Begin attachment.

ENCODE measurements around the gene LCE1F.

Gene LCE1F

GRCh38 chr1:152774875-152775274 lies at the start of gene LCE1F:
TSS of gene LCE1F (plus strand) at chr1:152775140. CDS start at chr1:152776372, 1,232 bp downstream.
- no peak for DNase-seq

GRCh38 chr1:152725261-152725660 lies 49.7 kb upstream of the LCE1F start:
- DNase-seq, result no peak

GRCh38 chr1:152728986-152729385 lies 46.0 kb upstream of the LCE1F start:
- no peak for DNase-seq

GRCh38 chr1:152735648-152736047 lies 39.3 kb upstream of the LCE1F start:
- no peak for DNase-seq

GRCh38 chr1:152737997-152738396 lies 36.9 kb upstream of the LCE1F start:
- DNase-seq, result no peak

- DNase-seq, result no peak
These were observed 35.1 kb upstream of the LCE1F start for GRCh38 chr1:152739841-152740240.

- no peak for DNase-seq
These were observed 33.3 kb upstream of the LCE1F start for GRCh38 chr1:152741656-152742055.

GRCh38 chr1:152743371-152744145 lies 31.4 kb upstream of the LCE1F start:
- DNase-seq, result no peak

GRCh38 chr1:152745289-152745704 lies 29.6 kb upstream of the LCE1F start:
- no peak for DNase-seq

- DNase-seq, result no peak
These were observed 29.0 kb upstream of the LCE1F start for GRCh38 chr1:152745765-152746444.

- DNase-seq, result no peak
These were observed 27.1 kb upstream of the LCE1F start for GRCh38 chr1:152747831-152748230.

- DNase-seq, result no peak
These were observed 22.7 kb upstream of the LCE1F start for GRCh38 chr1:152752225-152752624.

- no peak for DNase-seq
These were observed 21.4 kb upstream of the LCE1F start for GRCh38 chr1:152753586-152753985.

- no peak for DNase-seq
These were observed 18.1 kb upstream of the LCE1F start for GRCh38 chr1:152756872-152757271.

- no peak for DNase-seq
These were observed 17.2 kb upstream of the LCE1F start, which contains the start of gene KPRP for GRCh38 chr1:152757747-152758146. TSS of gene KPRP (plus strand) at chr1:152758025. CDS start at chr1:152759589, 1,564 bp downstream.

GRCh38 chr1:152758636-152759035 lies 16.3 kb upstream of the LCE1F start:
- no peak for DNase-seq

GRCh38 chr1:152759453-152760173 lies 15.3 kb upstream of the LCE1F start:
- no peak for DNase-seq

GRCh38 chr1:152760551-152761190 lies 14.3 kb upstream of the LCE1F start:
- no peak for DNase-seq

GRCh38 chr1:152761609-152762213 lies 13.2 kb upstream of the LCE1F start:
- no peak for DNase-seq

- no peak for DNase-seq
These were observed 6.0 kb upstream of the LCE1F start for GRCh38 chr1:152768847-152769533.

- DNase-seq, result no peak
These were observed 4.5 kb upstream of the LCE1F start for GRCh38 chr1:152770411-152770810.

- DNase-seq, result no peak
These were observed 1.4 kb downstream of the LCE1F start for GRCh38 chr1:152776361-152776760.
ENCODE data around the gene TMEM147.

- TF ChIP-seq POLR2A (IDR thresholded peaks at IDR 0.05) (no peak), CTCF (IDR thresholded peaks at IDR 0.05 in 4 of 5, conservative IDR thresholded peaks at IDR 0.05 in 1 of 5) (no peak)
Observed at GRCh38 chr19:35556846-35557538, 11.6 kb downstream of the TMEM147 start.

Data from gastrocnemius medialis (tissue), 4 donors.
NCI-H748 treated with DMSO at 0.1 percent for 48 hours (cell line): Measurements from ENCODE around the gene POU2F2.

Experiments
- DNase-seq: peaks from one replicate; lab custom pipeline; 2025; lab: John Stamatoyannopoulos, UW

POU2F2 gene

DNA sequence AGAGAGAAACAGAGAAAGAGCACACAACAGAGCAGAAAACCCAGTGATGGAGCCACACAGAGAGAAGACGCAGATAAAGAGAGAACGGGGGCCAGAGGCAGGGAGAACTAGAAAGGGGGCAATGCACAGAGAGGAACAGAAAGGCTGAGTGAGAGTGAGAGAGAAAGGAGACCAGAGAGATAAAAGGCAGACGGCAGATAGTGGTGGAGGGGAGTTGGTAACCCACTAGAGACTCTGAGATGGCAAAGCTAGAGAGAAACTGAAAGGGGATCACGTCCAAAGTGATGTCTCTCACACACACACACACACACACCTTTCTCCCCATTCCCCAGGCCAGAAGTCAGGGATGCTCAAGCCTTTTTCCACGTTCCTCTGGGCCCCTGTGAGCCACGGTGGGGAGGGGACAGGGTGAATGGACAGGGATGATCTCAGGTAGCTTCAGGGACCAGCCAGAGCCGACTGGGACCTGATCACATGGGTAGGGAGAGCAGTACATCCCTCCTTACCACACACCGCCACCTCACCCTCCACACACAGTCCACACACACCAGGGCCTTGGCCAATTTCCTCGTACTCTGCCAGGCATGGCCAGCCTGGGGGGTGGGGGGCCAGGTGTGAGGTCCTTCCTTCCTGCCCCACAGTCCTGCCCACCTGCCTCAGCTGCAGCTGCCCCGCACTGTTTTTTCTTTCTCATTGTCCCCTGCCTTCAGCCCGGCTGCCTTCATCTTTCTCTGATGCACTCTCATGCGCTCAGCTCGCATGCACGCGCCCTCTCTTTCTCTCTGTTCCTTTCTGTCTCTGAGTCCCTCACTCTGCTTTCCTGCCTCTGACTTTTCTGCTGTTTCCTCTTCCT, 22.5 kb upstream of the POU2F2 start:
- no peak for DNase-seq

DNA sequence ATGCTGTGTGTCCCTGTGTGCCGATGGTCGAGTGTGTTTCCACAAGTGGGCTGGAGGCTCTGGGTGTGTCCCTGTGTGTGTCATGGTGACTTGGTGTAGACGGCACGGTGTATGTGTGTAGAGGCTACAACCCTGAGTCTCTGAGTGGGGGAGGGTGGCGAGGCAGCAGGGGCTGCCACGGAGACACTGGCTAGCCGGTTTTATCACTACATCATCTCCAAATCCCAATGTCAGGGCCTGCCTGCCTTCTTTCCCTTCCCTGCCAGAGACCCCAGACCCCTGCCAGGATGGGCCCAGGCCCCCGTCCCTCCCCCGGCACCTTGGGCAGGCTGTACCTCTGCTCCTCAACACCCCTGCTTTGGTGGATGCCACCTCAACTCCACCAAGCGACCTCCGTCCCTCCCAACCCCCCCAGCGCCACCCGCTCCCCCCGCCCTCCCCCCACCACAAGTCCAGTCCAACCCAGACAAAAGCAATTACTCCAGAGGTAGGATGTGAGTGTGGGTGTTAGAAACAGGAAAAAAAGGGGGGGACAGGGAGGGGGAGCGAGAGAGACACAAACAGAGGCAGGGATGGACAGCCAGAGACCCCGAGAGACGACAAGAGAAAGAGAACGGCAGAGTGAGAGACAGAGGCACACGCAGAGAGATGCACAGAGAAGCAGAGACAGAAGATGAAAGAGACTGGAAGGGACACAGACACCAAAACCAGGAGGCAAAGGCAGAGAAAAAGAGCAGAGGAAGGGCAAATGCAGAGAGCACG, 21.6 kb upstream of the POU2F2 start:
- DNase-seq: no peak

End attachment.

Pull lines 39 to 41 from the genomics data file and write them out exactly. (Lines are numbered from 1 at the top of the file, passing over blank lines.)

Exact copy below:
- no peak for DNase-seq

GRCh38 chr1:152761609-152762213 lies 13.2 kb upstream of the LCE1F start:
- no peak for DNase-seq